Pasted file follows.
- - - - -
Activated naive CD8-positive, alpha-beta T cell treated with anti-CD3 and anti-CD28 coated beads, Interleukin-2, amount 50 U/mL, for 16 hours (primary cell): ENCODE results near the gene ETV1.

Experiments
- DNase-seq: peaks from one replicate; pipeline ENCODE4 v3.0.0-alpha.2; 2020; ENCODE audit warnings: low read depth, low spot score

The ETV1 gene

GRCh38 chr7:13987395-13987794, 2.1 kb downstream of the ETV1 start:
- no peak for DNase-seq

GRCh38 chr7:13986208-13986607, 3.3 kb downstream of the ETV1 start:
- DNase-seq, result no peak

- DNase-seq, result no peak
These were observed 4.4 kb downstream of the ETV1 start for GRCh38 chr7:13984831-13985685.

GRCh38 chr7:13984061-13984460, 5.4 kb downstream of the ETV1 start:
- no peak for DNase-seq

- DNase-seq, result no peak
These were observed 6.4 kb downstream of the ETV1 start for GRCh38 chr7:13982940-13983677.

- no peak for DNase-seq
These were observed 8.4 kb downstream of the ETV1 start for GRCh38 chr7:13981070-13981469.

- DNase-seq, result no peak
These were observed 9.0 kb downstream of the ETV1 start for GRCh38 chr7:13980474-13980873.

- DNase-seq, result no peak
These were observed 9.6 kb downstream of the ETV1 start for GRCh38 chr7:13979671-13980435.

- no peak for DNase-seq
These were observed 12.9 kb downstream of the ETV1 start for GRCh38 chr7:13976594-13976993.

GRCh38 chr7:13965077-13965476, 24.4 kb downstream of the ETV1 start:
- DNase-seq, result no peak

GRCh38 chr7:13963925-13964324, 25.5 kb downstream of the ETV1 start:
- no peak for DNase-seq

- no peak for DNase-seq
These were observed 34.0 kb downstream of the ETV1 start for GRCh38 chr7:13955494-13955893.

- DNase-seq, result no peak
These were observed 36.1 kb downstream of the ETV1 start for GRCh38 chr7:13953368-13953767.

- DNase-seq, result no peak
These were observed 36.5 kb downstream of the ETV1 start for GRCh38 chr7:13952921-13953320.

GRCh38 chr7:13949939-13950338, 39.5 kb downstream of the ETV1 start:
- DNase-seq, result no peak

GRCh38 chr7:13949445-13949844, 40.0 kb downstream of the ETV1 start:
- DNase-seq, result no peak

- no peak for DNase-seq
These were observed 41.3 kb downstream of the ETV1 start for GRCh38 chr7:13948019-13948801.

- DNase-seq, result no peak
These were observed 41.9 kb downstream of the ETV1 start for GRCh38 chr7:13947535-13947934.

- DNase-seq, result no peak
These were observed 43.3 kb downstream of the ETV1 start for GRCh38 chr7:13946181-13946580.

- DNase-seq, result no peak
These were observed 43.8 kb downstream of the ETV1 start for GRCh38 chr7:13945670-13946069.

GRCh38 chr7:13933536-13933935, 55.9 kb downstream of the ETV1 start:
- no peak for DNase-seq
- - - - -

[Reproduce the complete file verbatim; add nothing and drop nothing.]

Activated naive CD8-positive, alpha-beta T cell treated with anti-CD3 and anti-CD28 coated beads, Interleukin-2, amount 50 U/mL, for 16 hours (primary cell): ENCODE results near the gene ETV1.

Experiments
- DNase-seq: peaks from one replicate; pipeline ENCODE4 v3.0.0-alpha.2; 2020; ENCODE audit warnings: low read depth, low spot score

The ETV1 gene

GRCh38 chr7:13987395-13987794, 2.1 kb downstream of the ETV1 start:
- no peak for DNase-seq

GRCh38 chr7:13986208-13986607, 3.3 kb downstream of the ETV1 start:
- DNase-seq, result no peak

- DNase-seq, result no peak
These were observed 4.4 kb downstream of the ETV1 start for GRCh38 chr7:13984831-13985685.

GRCh38 chr7:13984061-13984460, 5.4 kb downstream of the ETV1 start:
- no peak for DNase-seq

- DNase-seq, result no peak
These were observed 6.4 kb downstream of the ETV1 start for GRCh38 chr7:13982940-13983677.

- no peak for DNase-seq
These were observed 8.4 kb downstream of the ETV1 start for GRCh38 chr7:13981070-13981469.

- DNase-seq, result no peak
These were observed 9.0 kb downstream of the ETV1 start for GRCh38 chr7:13980474-13980873.

- DNase-seq, result no peak
These were observed 9.6 kb downstream of the ETV1 start for GRCh38 chr7:13979671-13980435.

- no peak for DNase-seq
These were observed 12.9 kb downstream of the ETV1 start for GRCh38 chr7:13976594-13976993.

GRCh38 chr7:13965077-13965476, 24.4 kb downstream of the ETV1 start:
- DNase-seq, result no peak

GRCh38 chr7:13963925-13964324, 25.5 kb downstream of the ETV1 start:
- no peak for DNase-seq

- no peak for DNase-seq
These were observed 34.0 kb downstream of the ETV1 start for GRCh38 chr7:13955494-13955893.

- DNase-seq, result no peak
These were observed 36.1 kb downstream of the ETV1 start for GRCh38 chr7:13953368-13953767.

- DNase-seq, result no peak
These were observed 36.5 kb downstream of the ETV1 start for GRCh38 chr7:13952921-13953320.

GRCh38 chr7:13949939-13950338, 39.5 kb downstream of the ETV1 start:
- DNase-seq, result no peak

GRCh38 chr7:13949445-13949844, 40.0 kb downstream of the ETV1 start:
- DNase-seq, result no peak

- no peak for DNase-seq
These were observed 41.3 kb downstream of the ETV1 start for GRCh38 chr7:13948019-13948801.

- DNase-seq, result no peak
These were observed 41.9 kb downstream of the ETV1 start for GRCh38 chr7:13947535-13947934.

- DNase-seq, result no peak
These were observed 43.3 kb downstream of the ETV1 start for GRCh38 chr7:13946181-13946580.

- DNase-seq, result no peak
These were observed 43.8 kb downstream of the ETV1 start for GRCh38 chr7:13945670-13946069.

GRCh38 chr7:13933536-13933935, 55.9 kb downstream of the ETV1 start:
- no peak for DNase-seq